As the hungry hordes took their pre-ordained places and 'teacher of the day' joined them the Dinner monitor handed over to the Grace Monitor whose sole duty was to look as pious as possible while he said "For what we are about to receive may the Lord make us truly thankful our men (sic). You may be seated." As this took place on each table you can imagine what a racket there was of shrill little voices and scraping chairs.

The adult dinnerladies brought round the dishes containing the food we were having and the "Serving Monitor" stood up. To him fell the daunting task of equally dividing the main dish - meat pie let's say - and serving it onto plates. All would be well unless someone was absent and there was a piece left. It was the very devil of a job dividing that already small piece among everyone! For sure no-one was backing down, not even in the interests of world peace! You helped yourself from the vegetable dishes and were trusted to only take one eighth so there was enough for everyone.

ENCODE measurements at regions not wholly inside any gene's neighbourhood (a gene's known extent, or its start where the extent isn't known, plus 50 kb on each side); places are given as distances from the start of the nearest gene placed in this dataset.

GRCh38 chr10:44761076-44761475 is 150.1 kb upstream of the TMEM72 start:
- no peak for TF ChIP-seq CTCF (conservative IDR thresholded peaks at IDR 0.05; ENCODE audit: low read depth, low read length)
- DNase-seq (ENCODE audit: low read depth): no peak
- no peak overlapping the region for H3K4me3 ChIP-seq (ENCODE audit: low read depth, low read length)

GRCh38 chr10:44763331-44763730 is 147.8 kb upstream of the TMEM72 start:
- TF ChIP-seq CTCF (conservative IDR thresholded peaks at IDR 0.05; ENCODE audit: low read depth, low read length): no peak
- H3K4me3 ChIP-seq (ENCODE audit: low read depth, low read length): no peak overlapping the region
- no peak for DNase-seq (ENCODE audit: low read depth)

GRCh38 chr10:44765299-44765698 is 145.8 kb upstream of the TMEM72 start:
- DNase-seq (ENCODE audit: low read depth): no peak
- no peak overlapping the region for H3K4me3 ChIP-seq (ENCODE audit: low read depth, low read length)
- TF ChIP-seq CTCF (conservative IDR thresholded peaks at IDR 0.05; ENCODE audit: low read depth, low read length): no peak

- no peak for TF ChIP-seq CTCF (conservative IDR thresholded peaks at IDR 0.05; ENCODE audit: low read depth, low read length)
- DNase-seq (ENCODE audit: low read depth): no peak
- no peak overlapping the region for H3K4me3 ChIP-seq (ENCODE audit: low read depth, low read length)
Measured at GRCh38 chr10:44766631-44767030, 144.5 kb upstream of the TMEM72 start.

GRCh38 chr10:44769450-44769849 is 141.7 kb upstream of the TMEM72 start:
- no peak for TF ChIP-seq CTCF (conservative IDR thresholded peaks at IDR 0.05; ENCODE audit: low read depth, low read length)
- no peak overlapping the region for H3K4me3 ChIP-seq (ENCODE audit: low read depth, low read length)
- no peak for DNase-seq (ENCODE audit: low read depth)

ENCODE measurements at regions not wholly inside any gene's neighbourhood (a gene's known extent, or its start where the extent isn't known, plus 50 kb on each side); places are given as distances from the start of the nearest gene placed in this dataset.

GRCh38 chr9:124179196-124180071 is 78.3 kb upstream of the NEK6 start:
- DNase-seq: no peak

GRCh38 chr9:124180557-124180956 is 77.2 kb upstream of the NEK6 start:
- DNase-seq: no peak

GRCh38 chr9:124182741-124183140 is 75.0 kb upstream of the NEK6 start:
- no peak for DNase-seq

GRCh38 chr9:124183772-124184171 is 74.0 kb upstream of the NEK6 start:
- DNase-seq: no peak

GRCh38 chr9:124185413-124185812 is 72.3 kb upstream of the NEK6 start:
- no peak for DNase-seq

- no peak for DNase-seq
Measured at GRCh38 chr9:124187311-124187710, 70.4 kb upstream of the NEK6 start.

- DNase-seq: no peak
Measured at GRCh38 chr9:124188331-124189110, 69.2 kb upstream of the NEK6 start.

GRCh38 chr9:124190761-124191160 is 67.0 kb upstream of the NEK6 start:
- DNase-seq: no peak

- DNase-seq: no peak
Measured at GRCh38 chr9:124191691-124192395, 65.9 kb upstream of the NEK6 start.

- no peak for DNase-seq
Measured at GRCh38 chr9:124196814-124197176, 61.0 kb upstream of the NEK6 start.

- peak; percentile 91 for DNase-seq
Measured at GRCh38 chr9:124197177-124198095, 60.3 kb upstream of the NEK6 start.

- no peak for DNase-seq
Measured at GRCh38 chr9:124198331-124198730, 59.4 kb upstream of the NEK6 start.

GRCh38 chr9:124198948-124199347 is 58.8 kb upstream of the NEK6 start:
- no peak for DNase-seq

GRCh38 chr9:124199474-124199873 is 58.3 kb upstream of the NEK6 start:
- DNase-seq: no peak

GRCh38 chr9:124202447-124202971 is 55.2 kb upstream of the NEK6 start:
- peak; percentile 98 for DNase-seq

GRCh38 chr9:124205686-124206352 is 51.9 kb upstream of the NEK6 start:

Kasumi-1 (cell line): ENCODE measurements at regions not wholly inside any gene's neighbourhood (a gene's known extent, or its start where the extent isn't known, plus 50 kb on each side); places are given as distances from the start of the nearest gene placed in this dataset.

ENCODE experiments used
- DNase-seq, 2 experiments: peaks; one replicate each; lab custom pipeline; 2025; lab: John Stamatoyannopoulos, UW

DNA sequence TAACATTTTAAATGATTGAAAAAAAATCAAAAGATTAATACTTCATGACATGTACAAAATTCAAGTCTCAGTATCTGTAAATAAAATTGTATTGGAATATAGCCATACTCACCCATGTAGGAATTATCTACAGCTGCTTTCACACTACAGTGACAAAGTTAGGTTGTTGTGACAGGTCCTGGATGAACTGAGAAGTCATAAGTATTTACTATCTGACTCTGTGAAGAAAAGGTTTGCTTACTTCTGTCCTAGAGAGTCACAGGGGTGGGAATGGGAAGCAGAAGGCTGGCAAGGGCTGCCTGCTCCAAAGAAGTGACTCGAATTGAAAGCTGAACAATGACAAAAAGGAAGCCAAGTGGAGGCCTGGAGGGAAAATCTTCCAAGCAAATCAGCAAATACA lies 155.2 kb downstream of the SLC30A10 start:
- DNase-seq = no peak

Around came the dinnerladies again, this time with whatever was for pudding (dessert if you're posh or American) and - cue the "clearing up monitors". Each table had 2 of these, one for plates and cutlery and the other for everything else. The serving monitor dealt with dishing up the pud and, again, you helped yourself to the custard, making sure you left enough for everyone. Mind you, there was sometimes a bit of kerfuffle when it came to who got the skin off the custard! Clearing up monitors did their stuff again and then, when everything was cleared and tables clean, everyone except the dinner monitors, who put away the tables, could go.

See where I'm going with this? The point is that this wasn't a special effort to try and make us eat what was good for us. It wasn't a lesson in table manners. It wasn't an exercise in being considerate of others. It just happened. And we grew up just knowing these things whether we liked it or not. None of our fod was special, just what English school dinners were and if you didn't like what there was ......well there was no other choice!

Yes, I liked school dinners and all they taught me. And there was no need for any celebrity chef to do it or for wringing of hands or gnashing of teeth over it. I didn't like Miss Burlinson though, who was often at our table and was certain we were a bunch of Philistines!

I'm going to publish now just as it is because somethig odd is happening with my computer and I'm afrad I may lose the lot if I mess about with any pictures. Autosave is constantly failing.